How to Blow Frozen Bubbles With Frost Patterns

Frost patterns form on bubbles you freeze outdoors.
Frost patterns form on bubbles you freeze outdoors.

Is it really cold outside? If so, it’s the perfect time to go outdoors and blow bubbles! All you need is bubble solution, a bubble wand or a straw, and really cold temperatures. Aim for a day when it’s no warmer than 20° F (-6°C). It helps if you blow the bubbles close to a cold surface, so they don’t freeze in the air and break upon landing. You can catch bubbles on mittens/gloves or on snow or ice. A frost pattern forms on the bubble surface. The bubbles will eventually pop, but with a bit of practice you should be able to pick them up and examine them first.

Any bubble solution will work. You can make your own detergent and water solution or make stronger bubbles by adding a bit of glycerin or corn syrup to the mixture.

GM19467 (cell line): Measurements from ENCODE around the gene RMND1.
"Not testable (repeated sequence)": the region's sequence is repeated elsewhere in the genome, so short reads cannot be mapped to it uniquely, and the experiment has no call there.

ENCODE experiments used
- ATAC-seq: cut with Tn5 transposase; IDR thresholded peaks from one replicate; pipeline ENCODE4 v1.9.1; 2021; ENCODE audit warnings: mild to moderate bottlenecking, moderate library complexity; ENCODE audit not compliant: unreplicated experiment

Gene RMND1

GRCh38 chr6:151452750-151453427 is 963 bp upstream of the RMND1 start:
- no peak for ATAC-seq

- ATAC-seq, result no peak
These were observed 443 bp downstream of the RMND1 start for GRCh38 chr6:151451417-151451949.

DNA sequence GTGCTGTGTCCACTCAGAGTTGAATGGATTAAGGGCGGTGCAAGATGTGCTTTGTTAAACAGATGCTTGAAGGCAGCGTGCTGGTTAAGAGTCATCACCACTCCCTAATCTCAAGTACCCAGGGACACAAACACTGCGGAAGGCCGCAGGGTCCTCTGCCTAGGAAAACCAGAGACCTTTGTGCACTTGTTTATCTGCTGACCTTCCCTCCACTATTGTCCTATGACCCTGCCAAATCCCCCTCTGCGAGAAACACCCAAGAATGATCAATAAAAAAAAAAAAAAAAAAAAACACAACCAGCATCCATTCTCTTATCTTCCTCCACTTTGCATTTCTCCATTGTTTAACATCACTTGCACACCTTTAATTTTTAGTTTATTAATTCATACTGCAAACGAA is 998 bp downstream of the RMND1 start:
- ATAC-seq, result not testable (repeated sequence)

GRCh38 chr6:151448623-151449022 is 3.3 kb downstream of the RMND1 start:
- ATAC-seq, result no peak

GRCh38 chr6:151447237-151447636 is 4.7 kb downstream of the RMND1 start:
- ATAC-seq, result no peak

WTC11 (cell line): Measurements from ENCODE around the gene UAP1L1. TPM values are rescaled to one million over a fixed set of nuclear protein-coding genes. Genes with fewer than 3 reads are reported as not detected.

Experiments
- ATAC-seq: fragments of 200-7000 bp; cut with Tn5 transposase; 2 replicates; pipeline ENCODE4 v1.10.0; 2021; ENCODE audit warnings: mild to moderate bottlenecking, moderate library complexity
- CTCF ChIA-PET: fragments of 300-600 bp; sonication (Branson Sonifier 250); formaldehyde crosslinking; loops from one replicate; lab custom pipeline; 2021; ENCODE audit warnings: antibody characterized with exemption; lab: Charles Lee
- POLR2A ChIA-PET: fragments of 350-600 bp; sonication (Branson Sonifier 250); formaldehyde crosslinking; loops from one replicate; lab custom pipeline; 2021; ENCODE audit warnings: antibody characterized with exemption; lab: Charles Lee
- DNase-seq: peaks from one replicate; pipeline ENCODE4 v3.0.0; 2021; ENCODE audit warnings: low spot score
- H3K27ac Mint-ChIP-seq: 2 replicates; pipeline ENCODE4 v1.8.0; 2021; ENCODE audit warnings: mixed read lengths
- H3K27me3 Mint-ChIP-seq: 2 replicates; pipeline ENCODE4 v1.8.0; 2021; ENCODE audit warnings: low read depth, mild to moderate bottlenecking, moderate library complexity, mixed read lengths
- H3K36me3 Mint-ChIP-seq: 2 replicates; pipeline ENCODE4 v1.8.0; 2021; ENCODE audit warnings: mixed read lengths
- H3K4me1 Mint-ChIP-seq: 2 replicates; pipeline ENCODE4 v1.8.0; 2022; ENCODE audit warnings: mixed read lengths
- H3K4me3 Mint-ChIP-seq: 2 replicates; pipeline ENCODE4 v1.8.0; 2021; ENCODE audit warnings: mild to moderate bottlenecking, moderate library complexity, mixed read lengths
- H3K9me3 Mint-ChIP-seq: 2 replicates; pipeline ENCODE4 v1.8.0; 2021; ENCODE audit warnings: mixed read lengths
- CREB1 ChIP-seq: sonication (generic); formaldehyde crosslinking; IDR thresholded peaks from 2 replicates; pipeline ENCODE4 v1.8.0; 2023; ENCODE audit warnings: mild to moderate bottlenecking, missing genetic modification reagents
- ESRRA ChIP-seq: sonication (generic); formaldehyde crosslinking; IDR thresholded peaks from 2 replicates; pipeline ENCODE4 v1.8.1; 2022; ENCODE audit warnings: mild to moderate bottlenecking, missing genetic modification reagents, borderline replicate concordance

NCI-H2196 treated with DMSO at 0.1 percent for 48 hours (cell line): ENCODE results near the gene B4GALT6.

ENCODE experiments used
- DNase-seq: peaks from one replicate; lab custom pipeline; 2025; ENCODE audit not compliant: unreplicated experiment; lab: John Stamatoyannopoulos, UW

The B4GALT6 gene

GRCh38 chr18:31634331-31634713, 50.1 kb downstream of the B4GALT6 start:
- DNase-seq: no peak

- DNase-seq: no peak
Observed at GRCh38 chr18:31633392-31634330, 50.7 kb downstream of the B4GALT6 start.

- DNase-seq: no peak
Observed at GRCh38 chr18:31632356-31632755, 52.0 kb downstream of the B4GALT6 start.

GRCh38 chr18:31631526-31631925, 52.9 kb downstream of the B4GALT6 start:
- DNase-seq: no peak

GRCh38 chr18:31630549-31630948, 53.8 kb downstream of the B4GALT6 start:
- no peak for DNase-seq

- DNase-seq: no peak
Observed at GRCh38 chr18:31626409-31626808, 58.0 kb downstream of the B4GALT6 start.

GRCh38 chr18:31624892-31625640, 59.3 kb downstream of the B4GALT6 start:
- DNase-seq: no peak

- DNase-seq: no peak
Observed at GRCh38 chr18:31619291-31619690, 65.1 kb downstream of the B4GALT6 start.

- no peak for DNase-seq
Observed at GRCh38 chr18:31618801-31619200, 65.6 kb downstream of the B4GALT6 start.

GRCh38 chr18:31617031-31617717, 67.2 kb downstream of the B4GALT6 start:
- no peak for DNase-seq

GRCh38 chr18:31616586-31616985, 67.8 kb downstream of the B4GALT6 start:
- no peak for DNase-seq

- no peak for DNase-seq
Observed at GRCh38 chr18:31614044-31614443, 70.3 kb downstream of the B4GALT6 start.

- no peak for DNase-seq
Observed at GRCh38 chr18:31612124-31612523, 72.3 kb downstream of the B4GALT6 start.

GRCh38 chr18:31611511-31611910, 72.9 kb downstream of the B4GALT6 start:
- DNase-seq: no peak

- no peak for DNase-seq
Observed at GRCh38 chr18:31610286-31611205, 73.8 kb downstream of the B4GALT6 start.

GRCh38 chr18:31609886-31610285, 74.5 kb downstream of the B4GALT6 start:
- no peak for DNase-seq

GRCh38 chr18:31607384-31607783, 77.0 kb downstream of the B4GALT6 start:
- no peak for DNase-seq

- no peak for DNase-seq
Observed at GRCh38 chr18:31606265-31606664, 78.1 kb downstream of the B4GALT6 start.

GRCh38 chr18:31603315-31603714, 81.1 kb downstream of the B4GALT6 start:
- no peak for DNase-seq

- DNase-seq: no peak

Frozen Bubbles With Dry Ice

If you don’t have seriously cold winter, your other option is to blow bubbles over dry ice. The solid carbon dioxide is cold enough to freeze the water in the bubbles and make frost patterns. Because dry ice undergoes sublimation into carbon dioxide vapor, the bubbles hover in the chilled air for easy observation.

Watch Bubbles Freeze in Real Time

Many of us live in climate where it never gets cold enough to do this project. Here’s what it looks like in real time. If you ever get the chance to visit the frozen north (or south), be sure to bring a bottle of bubble solution so you can try this yourself!